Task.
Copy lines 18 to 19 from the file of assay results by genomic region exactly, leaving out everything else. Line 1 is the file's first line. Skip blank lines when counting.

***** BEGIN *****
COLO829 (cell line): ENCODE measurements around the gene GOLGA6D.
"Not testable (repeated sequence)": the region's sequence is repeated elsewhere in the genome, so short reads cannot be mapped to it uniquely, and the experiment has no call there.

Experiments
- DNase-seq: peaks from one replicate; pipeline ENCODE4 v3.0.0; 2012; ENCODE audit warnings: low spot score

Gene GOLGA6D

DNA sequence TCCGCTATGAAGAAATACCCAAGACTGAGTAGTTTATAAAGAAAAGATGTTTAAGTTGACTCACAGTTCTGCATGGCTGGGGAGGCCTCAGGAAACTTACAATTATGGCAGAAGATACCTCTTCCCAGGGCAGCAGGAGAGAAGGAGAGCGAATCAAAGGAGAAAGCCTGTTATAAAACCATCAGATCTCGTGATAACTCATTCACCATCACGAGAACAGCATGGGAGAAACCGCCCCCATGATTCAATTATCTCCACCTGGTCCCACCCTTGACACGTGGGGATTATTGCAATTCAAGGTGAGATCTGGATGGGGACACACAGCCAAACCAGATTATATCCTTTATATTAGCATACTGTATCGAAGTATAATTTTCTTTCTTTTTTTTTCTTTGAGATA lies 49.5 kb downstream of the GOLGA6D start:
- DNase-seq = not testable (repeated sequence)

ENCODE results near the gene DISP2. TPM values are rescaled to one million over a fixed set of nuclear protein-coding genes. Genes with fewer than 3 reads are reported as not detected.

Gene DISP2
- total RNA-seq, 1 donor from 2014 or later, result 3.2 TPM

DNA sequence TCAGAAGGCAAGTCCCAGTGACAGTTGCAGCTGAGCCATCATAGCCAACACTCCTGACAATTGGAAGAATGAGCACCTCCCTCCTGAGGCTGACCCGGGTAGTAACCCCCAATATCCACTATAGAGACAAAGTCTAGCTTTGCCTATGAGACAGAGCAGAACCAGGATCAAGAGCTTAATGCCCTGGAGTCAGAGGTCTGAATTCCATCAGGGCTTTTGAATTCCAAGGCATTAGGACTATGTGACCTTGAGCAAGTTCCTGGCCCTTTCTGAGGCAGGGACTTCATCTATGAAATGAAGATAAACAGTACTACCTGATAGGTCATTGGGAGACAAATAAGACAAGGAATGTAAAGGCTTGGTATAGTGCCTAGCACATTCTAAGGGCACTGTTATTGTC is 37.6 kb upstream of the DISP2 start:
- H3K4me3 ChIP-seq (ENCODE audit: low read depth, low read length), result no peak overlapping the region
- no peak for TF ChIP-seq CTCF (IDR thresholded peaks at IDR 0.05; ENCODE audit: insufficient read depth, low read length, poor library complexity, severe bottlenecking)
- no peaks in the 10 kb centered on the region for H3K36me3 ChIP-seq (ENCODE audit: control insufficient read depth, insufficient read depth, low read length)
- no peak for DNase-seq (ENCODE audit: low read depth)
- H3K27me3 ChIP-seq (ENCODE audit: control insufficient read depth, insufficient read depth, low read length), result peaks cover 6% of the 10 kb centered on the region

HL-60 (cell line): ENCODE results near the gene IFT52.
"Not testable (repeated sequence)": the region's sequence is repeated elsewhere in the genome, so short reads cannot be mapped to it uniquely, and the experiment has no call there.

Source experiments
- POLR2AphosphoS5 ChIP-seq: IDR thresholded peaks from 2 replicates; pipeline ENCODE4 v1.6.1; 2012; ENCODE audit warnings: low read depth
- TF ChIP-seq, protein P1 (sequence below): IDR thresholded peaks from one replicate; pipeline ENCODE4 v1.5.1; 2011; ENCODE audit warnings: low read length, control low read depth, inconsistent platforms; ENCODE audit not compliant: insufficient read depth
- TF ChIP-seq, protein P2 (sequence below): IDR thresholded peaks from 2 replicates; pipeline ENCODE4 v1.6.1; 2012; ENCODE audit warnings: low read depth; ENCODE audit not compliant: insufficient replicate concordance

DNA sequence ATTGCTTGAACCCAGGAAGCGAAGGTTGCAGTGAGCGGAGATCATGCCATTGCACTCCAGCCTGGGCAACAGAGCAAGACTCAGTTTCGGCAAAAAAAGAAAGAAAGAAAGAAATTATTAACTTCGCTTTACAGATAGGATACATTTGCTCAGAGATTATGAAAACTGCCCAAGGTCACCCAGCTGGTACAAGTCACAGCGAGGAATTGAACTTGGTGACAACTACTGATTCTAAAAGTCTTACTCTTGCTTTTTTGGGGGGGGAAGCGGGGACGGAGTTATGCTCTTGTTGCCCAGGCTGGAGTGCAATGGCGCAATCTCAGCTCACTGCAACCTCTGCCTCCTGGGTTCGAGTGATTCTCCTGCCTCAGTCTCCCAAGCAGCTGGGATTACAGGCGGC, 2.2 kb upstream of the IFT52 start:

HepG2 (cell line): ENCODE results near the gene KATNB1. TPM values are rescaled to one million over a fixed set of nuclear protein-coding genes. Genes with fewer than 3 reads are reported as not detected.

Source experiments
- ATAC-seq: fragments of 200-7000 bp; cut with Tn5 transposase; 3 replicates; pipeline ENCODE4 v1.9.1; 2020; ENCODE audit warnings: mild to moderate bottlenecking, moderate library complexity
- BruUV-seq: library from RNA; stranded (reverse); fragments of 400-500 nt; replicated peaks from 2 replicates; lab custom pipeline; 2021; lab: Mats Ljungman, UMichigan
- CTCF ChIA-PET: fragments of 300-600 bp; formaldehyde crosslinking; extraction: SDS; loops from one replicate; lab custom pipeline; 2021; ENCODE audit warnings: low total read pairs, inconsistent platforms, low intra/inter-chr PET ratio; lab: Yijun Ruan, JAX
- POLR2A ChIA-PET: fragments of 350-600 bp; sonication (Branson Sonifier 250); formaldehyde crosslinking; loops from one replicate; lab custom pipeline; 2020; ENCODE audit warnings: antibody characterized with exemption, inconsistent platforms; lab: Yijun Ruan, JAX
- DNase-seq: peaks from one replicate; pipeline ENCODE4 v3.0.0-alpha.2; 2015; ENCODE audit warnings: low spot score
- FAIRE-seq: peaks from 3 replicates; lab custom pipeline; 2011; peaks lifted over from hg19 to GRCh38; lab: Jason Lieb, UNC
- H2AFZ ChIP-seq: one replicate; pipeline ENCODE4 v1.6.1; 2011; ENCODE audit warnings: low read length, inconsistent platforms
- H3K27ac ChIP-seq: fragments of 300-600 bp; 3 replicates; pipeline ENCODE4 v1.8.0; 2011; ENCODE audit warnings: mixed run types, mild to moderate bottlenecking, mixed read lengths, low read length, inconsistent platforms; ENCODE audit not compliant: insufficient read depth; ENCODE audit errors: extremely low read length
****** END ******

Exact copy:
"Not testable (repeated sequence)": the region's sequence is repeated elsewhere in the genome, so short reads cannot be mapped to it uniquely, and the experiment has no call there.

Source experiments